Derived from a systematic review of contemporary research, a new model for understanding disengagement and deradicalisation processes has been produced.

Model synopsis

In a review of disengagement and deradicalisation literature from 2017 to 2020, we identified 11 major themes: Opportunity, Disillusionment, (Dis)trust, Family and friends, Prison, Identity, Programme interventions, Formers, Security, Mental health, and Reintegration.

Many of these themes have been flagged as significant factors in disengagement and deradicalisation before, though this is the first time they’ve been identified as a collective and this systematic approach allowed further analysis to suggest a new model for understanding disengagement and deradicalisation processes.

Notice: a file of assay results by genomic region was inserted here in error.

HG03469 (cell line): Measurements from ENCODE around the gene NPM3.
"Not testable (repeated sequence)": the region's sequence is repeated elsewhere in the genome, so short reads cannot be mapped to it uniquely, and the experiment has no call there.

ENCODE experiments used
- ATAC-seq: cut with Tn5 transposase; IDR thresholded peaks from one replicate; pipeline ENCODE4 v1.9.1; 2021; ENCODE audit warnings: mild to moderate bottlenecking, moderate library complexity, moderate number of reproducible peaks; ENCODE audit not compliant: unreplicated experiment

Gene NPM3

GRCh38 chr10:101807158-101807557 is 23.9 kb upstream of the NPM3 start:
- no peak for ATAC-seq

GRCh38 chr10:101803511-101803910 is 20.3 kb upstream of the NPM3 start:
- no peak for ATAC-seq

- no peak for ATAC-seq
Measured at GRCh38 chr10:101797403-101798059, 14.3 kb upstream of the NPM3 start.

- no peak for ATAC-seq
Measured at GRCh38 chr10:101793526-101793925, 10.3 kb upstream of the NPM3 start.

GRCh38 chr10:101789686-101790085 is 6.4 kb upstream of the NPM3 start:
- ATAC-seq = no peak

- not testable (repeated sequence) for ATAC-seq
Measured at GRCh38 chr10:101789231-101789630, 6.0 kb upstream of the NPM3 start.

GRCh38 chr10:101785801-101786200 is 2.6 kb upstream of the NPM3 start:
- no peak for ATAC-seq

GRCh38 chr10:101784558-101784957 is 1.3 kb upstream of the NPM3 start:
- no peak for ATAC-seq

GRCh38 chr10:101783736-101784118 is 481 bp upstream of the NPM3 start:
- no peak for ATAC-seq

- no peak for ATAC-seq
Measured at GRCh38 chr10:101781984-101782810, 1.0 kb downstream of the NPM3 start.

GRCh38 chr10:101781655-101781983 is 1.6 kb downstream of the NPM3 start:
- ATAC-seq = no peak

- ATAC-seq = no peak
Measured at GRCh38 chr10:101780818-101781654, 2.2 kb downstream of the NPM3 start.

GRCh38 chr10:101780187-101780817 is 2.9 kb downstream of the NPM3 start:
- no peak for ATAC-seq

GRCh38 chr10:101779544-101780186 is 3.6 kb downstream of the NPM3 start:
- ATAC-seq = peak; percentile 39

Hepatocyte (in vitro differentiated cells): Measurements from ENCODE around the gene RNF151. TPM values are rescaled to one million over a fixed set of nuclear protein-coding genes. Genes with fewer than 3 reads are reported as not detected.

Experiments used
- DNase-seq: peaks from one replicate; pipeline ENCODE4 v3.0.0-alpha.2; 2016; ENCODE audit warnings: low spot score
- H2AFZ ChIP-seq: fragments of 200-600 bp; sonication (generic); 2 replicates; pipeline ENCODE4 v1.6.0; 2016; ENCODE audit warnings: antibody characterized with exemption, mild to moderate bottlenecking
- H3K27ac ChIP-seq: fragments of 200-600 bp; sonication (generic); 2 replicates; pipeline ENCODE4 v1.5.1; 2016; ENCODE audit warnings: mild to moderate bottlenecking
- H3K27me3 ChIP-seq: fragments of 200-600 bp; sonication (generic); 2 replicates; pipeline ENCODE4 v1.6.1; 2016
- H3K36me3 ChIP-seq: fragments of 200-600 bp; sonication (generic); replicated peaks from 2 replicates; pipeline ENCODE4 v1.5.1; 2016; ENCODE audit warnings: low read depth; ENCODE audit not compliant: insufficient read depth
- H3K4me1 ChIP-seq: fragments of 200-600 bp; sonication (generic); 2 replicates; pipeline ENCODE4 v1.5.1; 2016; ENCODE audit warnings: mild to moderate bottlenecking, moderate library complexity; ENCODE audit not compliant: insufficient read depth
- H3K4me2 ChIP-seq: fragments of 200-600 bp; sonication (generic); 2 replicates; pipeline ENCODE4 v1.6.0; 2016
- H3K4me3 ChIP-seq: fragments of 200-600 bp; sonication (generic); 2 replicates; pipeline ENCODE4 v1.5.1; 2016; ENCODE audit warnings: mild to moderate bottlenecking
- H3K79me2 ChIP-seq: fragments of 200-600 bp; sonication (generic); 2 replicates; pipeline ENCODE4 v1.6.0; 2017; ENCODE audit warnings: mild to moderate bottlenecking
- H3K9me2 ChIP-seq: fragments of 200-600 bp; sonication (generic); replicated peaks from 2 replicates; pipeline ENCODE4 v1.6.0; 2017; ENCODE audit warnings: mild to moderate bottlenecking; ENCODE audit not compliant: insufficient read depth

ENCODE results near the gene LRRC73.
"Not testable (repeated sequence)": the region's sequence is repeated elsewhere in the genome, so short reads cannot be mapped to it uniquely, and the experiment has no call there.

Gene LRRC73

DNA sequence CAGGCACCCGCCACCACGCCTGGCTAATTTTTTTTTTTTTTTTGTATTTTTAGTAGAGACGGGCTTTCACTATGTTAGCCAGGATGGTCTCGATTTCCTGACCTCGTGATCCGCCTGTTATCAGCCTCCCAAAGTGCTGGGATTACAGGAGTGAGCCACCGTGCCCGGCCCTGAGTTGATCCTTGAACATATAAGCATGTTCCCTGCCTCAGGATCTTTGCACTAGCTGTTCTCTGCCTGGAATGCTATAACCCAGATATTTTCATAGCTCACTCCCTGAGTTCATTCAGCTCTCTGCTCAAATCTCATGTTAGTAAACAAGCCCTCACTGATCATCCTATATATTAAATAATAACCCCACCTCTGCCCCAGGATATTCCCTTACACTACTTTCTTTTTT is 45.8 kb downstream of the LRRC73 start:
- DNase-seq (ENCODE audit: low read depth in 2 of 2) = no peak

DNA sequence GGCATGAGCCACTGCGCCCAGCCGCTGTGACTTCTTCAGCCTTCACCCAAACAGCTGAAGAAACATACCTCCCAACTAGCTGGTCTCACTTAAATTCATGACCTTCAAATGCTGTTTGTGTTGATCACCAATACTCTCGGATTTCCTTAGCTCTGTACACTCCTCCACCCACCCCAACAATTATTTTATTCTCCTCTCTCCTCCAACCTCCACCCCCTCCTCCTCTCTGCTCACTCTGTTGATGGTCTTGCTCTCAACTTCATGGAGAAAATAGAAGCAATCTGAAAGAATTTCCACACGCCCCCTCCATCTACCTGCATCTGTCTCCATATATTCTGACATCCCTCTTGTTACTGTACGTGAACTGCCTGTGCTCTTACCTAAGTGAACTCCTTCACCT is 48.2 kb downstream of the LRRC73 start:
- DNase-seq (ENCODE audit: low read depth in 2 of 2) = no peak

Within these themes, we identified three catalysts: actor, psychological, and environmental, that play interconnected roles in an individual’s disengagement and/or deradicalisation. The themes relating to each catalyst category are as follows:


  • Actor catalysts: Family and friends, Programme interventions, Formers
  • Psychological catalysts: Disillusionment, Mental health
  • Environmental catalyst: Prison

In our review, prison was the only environmental catalyst we identified. However, with further assessment, a wider variety of environmental catalysts may also be identified.


The catalysts’ impact can either be positively or negatively affected by a series of filters:

  • [Dis]trust
  • Perceived opportunity
  • Security